Sept. 26 (Bloomberg) -- Twitter Inc., the social-networking site used by everyone from Oprah Winfrey to British royalty, received venture financing that values the company at about $1 billion, according to a person familiar with the matter.
Twitter received $100 million in the deal, according to two people who wanted to remain anonymous because terms of the agreement are private. Twitter announced the investment on its blog, without citing an amount. The investors included T. Rowe Price Group Inc., Insight Venture Partners, Spark Capital, Institutional Venture Partners and Benchmark Capital.
Given a $100 million equity investment, a $1 billion valuation would mean that investors acquired a 10 percent stake, said John Taylor, vice president of research at the Arlington, Virginia-based National Venture Capital Association. Twitter and the people familiar with the deal didn’t say how investors arrived at the $1 billion. Setting the value of a company involves assumptions about how investors will earn a return, possibly through an initial public offering or acquisition.
The company could use its latest investment for acquisitions and product development, said Charlene Li, an analyst with Altimeter Group LLC in San Mateo, California. Twitter could be preparing for a possible IPO, instead of being bought by a larger company, she said. Twitter has yet to report any significant revenue.
In Search of Revenue
“It’s interesting to see, almost 10 years since we had the first Internet bubble, that we’ve now got billion-dollar valuations on companies that haven’t defined how they’re going to monetize their traffic,” said David Garrity, principal at GVA Research LLC in New York. “It would be nice to see how the company is going to, one, generate revenues, and two, generate profits.”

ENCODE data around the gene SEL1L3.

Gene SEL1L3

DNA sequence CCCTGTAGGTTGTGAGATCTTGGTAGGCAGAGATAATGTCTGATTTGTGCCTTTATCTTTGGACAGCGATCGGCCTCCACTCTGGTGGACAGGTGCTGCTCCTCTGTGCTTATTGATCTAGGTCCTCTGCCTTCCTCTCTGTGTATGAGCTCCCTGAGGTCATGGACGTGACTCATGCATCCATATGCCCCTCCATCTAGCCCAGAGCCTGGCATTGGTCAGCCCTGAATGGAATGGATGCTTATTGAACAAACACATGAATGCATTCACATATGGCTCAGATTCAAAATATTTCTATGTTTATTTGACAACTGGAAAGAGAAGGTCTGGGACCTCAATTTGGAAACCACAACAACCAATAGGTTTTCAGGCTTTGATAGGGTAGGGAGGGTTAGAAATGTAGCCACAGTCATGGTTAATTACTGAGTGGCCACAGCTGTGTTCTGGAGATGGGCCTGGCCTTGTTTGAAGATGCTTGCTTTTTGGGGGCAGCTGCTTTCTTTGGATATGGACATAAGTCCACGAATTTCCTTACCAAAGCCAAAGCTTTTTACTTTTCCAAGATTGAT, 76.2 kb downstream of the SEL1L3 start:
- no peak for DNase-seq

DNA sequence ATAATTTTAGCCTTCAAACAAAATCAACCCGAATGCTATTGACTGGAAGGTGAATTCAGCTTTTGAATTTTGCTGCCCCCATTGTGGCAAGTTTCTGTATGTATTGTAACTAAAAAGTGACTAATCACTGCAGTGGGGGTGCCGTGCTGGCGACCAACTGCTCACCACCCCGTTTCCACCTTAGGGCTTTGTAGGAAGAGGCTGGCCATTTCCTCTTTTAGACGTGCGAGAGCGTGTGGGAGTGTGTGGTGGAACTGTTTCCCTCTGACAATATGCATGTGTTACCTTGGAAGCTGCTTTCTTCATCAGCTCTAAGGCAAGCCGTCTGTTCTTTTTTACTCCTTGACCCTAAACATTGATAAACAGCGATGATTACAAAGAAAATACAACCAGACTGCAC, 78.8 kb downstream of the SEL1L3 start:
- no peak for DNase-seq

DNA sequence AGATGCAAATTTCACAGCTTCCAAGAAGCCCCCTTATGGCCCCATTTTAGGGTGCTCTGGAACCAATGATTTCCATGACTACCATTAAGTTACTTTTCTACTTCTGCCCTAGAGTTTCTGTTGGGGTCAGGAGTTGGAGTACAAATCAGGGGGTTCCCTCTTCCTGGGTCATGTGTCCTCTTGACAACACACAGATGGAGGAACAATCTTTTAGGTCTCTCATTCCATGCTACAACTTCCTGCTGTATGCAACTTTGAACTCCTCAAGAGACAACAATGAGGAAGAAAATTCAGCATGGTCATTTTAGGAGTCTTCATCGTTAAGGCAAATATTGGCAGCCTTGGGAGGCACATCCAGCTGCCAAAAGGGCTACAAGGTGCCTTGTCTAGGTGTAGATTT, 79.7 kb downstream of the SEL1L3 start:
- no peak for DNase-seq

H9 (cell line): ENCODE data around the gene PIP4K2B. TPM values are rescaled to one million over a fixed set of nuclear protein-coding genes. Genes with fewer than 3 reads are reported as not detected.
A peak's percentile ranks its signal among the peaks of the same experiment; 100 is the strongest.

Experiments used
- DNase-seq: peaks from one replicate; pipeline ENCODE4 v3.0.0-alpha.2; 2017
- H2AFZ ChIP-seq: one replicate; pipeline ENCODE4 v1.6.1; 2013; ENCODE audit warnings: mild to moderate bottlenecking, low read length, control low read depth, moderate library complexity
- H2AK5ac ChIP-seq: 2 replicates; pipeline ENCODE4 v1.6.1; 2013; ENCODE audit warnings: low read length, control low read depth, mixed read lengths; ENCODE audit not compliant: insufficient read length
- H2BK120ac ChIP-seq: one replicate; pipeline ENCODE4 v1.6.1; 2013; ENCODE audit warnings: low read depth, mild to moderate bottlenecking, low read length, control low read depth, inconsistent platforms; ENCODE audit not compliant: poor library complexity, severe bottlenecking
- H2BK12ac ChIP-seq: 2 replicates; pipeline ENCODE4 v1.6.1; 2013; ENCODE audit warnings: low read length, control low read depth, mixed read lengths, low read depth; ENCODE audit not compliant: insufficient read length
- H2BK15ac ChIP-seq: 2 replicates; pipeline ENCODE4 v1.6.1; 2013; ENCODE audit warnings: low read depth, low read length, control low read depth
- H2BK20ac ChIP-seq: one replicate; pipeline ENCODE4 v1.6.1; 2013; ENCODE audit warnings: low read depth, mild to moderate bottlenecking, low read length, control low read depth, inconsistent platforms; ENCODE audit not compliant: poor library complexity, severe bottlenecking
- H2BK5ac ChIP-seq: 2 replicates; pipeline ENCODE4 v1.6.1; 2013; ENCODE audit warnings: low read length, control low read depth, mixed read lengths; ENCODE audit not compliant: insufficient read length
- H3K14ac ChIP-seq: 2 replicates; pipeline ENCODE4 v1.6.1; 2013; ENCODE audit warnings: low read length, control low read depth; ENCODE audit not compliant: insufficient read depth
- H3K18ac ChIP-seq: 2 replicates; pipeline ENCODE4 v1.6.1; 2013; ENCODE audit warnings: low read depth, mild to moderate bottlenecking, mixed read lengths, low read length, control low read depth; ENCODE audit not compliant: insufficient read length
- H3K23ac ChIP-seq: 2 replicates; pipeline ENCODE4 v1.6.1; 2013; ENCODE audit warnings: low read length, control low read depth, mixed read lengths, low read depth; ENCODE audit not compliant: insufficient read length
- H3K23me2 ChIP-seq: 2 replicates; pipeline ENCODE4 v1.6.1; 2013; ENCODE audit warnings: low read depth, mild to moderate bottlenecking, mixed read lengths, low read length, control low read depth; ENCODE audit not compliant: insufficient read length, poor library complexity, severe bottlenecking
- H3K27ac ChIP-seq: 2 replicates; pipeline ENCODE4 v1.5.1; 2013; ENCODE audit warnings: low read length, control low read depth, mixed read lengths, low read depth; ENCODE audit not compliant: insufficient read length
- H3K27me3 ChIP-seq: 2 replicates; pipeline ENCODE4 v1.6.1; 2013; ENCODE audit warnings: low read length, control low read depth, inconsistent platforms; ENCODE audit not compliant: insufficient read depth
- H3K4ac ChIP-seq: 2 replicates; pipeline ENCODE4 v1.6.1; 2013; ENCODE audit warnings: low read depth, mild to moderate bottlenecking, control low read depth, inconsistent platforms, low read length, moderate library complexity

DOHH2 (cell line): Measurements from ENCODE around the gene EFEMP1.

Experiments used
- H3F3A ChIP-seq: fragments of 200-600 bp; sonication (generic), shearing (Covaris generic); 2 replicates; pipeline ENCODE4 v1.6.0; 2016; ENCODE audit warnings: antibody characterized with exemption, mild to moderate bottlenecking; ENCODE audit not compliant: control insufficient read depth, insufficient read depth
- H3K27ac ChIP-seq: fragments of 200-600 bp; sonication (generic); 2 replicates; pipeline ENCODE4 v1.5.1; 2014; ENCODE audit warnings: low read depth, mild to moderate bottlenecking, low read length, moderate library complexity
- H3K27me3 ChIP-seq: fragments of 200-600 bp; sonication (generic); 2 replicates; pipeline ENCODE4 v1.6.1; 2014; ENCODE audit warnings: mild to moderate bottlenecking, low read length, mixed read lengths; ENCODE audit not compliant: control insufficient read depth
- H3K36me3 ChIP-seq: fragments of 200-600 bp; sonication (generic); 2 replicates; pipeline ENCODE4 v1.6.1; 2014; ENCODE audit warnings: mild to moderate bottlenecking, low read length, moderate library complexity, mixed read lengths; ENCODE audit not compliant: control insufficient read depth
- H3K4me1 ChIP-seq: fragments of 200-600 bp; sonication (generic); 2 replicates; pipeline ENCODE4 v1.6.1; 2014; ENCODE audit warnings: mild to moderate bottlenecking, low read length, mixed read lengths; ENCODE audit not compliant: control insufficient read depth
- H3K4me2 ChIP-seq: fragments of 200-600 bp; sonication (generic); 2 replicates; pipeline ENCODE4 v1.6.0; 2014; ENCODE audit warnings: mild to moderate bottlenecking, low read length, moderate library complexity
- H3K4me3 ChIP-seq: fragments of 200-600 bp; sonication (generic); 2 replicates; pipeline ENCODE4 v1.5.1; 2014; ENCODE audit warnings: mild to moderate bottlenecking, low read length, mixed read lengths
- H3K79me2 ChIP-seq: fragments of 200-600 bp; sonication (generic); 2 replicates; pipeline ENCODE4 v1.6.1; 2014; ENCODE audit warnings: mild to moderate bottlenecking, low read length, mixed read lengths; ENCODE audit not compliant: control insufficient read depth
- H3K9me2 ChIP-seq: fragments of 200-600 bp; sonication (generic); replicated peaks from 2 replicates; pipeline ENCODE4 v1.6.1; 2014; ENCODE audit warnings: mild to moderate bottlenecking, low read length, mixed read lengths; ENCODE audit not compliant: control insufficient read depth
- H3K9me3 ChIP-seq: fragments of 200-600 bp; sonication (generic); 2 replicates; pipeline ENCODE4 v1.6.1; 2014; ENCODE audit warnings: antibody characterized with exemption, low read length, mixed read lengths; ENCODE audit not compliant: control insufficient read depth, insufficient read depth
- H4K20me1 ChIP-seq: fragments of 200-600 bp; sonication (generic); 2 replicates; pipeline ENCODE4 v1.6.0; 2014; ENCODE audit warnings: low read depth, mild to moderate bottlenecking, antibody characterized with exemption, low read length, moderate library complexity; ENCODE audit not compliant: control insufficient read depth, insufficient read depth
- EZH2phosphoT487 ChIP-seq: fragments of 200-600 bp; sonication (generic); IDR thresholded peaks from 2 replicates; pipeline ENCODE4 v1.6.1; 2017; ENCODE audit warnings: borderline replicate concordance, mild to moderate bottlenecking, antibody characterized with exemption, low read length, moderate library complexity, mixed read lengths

A $1 billion valuation would make Twitter about the size of bookseller Barnes & Noble Inc. and about twice the size of online travel agent Orbitz Worldwide Inc.
Twitter had more than $50 million in funding from earlier investment rounds. The company, founded in 2006, now is preparing a revenue plan. It intends to add services for businesses that will generate sales in the fourth quarter, co- founder Biz Stone said this month.
The products might include an “analytics dashboard” that would help companies monitor Tweets about their business, or verified corporate accounts on Twitter, he said. The San Francisco-based company also is leaving the door open for advertising, Twitter said on its blog this month.
Twitter attracted 25 million users in August, compared with 2.2 million a year earlier, according to Nielsen Co. in New York. The site, embraced by celebrities such as Britney Spears and Ashton Kutcher, lets people post messages of up to 140 characters.
“Where you have audiences, you will make money,” said Ellen Siminoff, a former Yahoo! Inc. executive who last year co- founded education Web site Shmoop University Inc. in Mountain View, California.
T. Rowe Price’s involvement in the deal suggests that Twitter may be a safer bet than it appears, said Alan Patricof, managing director of Greycroft Partners LP, a venture-capital firm in New York.
“It’s hard to argue with the growth they’ve had in the number of users,” Patricof said. “This company is unbounded at the moment. No one knows what it’s going to do.”
The latest investment round comes in a slow period for the venture-capital industry. Venture investments declined 51 percent last quarter to $3.7 billion from a year earlier, according to PricewaterhouseCoopers LLP and the National Venture Capital Association.
Venture capitalists have put fewer dollars into early-stage startups and invested most of it in their existing portfolio companies to keep them afloat while the IPO and acquisitions markets remain blocked.
Twitter, founded by Chief Executive Officer Evan Williams with partners Jack Dorsey and Stone, rejected an offer to be acquired by Facebook Inc. last year, Todd Chaffee, general partner at Institutional Venture Partners, said in an interview earlier this year.
Twitter’s investors plan to retain it as an independent media company, he said.
“They could still be acquired by somebody, but when you get into valuations at that level, acquisitions get harder and harder,” Altimeter’s Li said.
By Brian Womack and Joseph Galante